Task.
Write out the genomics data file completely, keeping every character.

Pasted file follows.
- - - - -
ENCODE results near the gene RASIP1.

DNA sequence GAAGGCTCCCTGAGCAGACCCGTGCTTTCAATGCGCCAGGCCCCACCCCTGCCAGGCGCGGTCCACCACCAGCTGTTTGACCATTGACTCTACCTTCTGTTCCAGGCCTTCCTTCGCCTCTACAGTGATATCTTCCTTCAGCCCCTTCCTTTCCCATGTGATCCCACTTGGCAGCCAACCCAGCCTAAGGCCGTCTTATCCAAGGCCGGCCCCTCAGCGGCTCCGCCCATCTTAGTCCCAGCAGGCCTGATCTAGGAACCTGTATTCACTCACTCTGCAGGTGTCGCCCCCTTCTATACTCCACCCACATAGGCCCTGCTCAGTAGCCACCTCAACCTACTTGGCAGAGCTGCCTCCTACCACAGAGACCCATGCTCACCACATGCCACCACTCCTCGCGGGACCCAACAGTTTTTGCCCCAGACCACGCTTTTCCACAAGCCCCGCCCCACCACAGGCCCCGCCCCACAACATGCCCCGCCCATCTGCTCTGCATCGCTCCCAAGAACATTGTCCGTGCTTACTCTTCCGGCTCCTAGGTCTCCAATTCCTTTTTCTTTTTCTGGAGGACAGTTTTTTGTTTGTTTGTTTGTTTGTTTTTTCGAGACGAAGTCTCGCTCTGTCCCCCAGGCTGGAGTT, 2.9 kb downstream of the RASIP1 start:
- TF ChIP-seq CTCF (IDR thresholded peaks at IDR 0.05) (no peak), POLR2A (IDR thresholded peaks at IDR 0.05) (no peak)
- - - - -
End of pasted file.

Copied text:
ENCODE results near the gene RASIP1.

DNA sequence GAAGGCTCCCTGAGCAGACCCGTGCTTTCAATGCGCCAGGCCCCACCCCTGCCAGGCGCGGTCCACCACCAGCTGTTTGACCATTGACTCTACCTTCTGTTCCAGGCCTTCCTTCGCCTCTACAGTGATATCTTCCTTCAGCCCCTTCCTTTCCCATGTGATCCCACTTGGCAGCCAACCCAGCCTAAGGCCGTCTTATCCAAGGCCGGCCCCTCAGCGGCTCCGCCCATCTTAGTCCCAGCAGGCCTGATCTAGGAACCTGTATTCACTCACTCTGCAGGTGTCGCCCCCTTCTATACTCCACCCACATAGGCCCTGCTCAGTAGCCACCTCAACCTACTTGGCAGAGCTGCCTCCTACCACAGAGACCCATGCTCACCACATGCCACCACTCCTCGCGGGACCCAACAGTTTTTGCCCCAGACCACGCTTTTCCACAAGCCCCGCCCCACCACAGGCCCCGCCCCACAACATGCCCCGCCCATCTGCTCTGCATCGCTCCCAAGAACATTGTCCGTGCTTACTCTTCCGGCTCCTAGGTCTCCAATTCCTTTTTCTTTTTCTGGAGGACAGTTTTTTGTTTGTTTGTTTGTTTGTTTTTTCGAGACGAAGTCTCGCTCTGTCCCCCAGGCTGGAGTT, 2.9 kb downstream of the RASIP1 start:
- TF ChIP-seq CTCF (IDR thresholded peaks at IDR 0.05) (no peak), POLR2A (IDR thresholded peaks at IDR 0.05) (no peak)